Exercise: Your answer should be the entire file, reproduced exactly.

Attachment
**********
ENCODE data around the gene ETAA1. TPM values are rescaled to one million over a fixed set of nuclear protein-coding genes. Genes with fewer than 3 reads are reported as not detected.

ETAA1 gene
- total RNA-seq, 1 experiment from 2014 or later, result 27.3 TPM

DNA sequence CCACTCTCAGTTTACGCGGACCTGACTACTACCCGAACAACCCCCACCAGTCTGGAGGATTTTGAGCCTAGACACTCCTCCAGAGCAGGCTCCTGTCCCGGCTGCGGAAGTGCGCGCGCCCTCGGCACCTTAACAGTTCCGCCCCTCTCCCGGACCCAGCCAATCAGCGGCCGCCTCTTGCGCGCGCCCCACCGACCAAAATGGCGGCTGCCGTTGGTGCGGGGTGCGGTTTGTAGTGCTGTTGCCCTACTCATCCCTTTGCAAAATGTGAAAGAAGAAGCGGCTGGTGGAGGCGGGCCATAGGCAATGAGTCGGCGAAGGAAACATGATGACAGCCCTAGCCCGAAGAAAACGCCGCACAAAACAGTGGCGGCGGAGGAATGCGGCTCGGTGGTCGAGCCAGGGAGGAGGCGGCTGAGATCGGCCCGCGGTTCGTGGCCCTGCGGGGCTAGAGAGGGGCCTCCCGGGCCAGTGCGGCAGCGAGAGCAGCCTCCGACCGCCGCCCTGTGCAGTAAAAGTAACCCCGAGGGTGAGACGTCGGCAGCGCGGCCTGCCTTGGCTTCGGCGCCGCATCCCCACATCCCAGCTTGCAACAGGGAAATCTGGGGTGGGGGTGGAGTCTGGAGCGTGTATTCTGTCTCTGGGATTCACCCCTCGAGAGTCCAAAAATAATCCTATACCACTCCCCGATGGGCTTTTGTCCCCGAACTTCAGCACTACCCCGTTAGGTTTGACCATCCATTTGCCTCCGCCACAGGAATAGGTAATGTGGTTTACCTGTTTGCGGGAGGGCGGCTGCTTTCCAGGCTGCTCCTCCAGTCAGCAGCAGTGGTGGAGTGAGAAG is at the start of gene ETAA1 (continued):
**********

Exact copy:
ENCODE data around the gene ETAA1. TPM values are rescaled to one million over a fixed set of nuclear protein-coding genes. Genes with fewer than 3 reads are reported as not detected.

ETAA1 gene
- total RNA-seq, 1 experiment from 2014 or later, result 27.3 TPM

DNA sequence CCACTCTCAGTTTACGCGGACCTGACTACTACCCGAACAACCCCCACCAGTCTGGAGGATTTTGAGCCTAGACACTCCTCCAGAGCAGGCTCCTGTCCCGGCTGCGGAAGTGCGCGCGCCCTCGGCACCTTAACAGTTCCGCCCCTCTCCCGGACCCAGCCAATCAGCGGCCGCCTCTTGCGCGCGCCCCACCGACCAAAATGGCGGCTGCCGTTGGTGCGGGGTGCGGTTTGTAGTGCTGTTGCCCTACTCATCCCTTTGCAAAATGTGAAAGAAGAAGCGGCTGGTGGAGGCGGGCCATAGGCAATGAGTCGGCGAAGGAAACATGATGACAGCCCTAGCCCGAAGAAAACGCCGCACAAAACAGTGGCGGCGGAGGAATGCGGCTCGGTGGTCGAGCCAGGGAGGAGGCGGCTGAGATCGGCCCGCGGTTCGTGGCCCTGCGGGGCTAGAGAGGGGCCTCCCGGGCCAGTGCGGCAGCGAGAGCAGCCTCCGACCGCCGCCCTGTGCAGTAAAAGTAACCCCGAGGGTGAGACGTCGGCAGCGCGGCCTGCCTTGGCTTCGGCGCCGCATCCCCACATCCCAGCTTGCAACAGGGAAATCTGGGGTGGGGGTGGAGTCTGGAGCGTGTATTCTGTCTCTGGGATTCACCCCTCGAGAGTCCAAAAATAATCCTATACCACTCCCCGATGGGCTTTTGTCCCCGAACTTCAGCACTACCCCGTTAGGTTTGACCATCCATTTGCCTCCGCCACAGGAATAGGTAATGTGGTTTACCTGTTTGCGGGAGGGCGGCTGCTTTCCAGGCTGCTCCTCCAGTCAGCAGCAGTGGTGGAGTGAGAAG is at the start of gene ETAA1 (continued):